Activists, such as John Prendergast of the Enough Project rights watchdog, hailed the arrival of US support as the kind of measure "required to finally bring an end to the devastation wrought by the LRA."

"With the right African troops on the ground, the proper transport support, and a sufficient intelligence surge, Africa's longest-running militia could be neutralized," Prendergast said.

Others, such as Paul Ronan of Resolve, a Washington-based advocacy group, say US support "can greatly boost regional attempts" but programmes that encourage LRA fighters to surrender must also be undertaken.

The renewed military intervention also has its critics. The Acholi Religious Leaders Peace Initiative (ARLPI), an interfaith group from northern Uganda where the LRA originated, warns dialogue is the "only way" to achieve peace.

"While many have lost hope in any peaceful resolution to the conflict, the reality is that the peace process ... is responsible for the relative calm being experienced in northern Uganda today," the group said in a statement.

A Ugandan-led military attack on LRA bases in DRC in 2008 after the failure of those talks scattered rebels and sparked bloody reprisal raids.

"History has taught us military intervention is not the way to resolve the LRA conflict," ARLPI added. "In the past, such approaches have directly resulted in the intensification of LRA violence."

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ICC prosecutor seeks warrant for Sudan's defence minister
The Hague (AFP) Dec 2, 2011 - The International Criminal Court's prosecutor sought an arrest warrant Friday for Sudan's defence minister for attacks in Darfur, saying the onslaught on unarmed civilians was still going on.

Luis Moreno-Ocampo asked ICC judges for a warrant for Abdelrahim Mohamed Hussein, the sixth person sought by the ICC or before the court for crimes committed in the arid war-torn African region.

The warrant, if approved, would cover crimes against humanity and war crimes committed from August 2003 to March 2004.

Khartoum angrily accused the prosecutor of a "politically motivated" decision designed to undermine a peace document signed by the government and a splinter Darfur rebel group in Doha in July.

Rights groups and a newly-formed coalition of rebel groups operating in Darfur and in the embattled states of Blue Nile and South Kordofan welcomed the news.

"Abdelrahim Mohammed Hussein was involved in the crimes and that's why we requested the chamber to add him as being responsible," Moreno-Ocampo told AFP. "The crimes are still continuing in Darfur today."

As interior minister at the time, Hussein is wanted by the prosecutor for allegedly coordinating attacks against civilians in villages in west Darfur.

"The evidence allowed the office of the prosecutor to conclude that Mr Hussein is one of those who bears the greatest criminal responsibility," Moreno-Ocampo's office added in a statement.

The request follows warrants issued in February 2007 for Hussein's deputy and Darfur security chief Ahmad Harun and Janjaweed militia leader Ali Kushayb, both wanted on 22 counts of crimes against humanity and war crimes for directing attacks against Darfur's civilians.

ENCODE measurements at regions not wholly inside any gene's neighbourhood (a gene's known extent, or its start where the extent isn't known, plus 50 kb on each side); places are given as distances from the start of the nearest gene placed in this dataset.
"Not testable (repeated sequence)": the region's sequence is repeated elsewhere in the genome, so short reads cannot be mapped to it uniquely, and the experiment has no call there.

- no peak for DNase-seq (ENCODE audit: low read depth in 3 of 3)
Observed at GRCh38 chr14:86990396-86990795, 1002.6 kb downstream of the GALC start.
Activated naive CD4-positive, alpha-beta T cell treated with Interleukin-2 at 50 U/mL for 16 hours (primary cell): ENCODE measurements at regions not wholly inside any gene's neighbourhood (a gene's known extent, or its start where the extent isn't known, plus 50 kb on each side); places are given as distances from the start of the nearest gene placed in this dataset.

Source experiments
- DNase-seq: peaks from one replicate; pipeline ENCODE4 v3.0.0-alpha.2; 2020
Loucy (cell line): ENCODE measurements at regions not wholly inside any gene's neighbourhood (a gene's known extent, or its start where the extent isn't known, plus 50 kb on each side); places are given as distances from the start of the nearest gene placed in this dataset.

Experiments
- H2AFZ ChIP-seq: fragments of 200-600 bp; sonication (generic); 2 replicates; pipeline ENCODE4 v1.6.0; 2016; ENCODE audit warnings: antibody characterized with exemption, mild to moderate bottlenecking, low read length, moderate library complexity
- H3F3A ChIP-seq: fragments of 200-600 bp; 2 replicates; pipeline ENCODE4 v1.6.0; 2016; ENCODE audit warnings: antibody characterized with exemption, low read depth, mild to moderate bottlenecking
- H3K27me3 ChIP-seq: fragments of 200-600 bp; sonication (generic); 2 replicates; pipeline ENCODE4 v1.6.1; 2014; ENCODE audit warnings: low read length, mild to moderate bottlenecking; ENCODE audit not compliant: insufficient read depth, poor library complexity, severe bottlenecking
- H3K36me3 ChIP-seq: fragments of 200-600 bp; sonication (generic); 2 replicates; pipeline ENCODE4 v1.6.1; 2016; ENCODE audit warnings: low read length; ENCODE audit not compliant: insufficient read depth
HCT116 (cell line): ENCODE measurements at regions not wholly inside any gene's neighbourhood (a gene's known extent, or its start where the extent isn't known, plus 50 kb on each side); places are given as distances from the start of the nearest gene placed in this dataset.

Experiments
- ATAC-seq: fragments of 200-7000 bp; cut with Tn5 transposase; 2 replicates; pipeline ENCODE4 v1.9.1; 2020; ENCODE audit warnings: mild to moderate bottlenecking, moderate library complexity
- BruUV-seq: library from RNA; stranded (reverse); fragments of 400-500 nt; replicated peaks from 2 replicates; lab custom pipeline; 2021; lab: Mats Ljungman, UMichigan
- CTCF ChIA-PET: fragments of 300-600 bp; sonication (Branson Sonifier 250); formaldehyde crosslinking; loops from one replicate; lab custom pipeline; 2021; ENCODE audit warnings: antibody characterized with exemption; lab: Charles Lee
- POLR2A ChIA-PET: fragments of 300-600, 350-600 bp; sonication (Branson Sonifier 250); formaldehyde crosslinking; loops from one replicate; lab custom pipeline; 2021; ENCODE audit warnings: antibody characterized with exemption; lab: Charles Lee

Villages were surrounded, bombed by the Sudanese air force, and then attacked by a combined force of Sudanese troops and Janjaweed militia.

"The evidence shows that this was a state policy supervised by Mr Hussein to ensure the coordination of attacks against civilians," the prosecutor's statement said.

He said he wanted Hussein arrested to "prevent him from continuing with the commission of crimes within the jurisdiction of the court".

If granted, the warrant would bring to four the number of suspects on the run for crimes committed in Darfur.

Two others, rebel commanders for whom no warrants have been issued, appeared voluntarily before The Hague-based court on war crimes charges in June last year.

The court's highest profile suspect is Sudanese President Omar al-Bashir, wanted on three counts of genocide, five of crimes against humanity and two of war crimes for his role in the conflict.

Amnesty International said the warrant against Hussein was "a step forward in the efforts to bring justice to the people of Darfur".

"However, this development also highlights the continuing failure of Sudan and other governments to cooperate with the ICC by arresting the other suspects," it said.

But Sudan's foreign ministry lashed out at the move, saying it was against the Doha peace plan.

"It serves the basic agenda of those groups opposed to the Doha document and seeking to put obstacles in the way of its implementation," ministry spokesman Al-Obeid Meruh said in a statement.

The United Nations says up to 300,000 people have died since conflict broke out in Darfur in 2003, when ethnic minority rebels took up arms against the Arab-dominated regime for a greater share of resources and power.

Moreno-Ocampo accuses Bashir of having personally instructed his forces to annihilate three ethnic groups -- the Fur, the Masalit and the Zaghawa.

The prosecutor says some four million people were uprooted from their homes, of whom 2.5 million were still languishing in camps for displaced people.

"The court has time, but the people in Darfur, they have no time," he said.